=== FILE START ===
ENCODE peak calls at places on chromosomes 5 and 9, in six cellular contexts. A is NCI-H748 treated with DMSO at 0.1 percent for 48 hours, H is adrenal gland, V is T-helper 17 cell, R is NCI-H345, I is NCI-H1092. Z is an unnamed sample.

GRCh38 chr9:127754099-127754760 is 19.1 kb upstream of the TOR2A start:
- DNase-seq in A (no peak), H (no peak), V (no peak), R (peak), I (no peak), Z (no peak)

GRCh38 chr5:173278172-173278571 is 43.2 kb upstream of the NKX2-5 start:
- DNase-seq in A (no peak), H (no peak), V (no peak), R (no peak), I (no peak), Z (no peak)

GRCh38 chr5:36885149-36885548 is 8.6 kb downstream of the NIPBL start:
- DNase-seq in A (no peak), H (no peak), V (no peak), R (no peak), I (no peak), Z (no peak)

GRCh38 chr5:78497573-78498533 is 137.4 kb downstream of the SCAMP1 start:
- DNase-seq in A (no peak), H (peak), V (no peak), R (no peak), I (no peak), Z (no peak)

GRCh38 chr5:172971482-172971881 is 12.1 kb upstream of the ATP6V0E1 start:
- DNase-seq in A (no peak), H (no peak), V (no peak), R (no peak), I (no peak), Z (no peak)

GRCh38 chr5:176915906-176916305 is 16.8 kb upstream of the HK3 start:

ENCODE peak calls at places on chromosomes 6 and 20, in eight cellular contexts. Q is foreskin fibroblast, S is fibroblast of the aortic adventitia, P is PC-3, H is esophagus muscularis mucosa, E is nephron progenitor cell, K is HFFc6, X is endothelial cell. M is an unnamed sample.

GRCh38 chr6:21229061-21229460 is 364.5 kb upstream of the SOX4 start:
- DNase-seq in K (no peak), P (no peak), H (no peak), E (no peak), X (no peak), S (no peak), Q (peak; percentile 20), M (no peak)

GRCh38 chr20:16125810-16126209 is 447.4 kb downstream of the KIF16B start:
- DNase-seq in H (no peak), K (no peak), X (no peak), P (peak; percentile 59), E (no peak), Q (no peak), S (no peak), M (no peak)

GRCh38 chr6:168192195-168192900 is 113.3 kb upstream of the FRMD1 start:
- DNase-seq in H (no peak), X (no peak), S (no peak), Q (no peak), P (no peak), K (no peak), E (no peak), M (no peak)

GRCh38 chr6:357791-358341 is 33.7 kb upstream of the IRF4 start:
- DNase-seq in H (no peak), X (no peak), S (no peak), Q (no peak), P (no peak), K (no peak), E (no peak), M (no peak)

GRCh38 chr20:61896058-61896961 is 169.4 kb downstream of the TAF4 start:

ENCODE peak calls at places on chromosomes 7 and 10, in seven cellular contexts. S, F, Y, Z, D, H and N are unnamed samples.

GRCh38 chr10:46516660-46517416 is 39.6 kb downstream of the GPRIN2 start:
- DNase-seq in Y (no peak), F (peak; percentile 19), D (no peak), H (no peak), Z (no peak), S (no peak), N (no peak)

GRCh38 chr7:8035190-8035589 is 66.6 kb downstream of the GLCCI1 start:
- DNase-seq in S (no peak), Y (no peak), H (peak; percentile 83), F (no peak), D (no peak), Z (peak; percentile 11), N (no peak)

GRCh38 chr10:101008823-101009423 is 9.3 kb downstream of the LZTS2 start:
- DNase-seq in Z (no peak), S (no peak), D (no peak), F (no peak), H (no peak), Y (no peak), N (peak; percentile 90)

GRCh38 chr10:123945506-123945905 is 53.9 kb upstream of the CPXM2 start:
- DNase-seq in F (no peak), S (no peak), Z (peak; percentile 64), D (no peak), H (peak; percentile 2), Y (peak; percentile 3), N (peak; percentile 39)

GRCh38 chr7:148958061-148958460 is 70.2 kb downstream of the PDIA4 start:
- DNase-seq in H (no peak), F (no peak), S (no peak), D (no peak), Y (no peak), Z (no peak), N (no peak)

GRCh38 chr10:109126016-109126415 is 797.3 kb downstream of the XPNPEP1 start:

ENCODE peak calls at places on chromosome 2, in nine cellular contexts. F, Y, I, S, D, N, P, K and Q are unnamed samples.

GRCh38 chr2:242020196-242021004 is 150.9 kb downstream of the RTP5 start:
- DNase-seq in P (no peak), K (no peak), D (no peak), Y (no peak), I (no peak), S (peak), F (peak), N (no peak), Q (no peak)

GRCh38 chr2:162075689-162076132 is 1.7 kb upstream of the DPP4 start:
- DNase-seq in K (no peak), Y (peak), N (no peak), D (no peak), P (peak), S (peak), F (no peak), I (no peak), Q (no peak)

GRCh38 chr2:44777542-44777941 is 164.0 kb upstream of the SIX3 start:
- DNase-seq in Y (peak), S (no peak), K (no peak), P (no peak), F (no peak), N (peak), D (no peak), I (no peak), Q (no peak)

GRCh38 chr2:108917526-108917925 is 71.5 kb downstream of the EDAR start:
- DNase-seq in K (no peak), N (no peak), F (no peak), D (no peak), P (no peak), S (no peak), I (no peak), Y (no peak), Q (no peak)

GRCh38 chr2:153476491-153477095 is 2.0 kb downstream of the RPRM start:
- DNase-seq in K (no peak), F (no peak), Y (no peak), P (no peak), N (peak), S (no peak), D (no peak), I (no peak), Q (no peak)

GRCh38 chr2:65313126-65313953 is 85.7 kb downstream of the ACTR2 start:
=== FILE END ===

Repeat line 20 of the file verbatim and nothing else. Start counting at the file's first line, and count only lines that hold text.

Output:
GRCh38 chr6:357791-358341 is 33.7 kb upstream of the IRF4 start: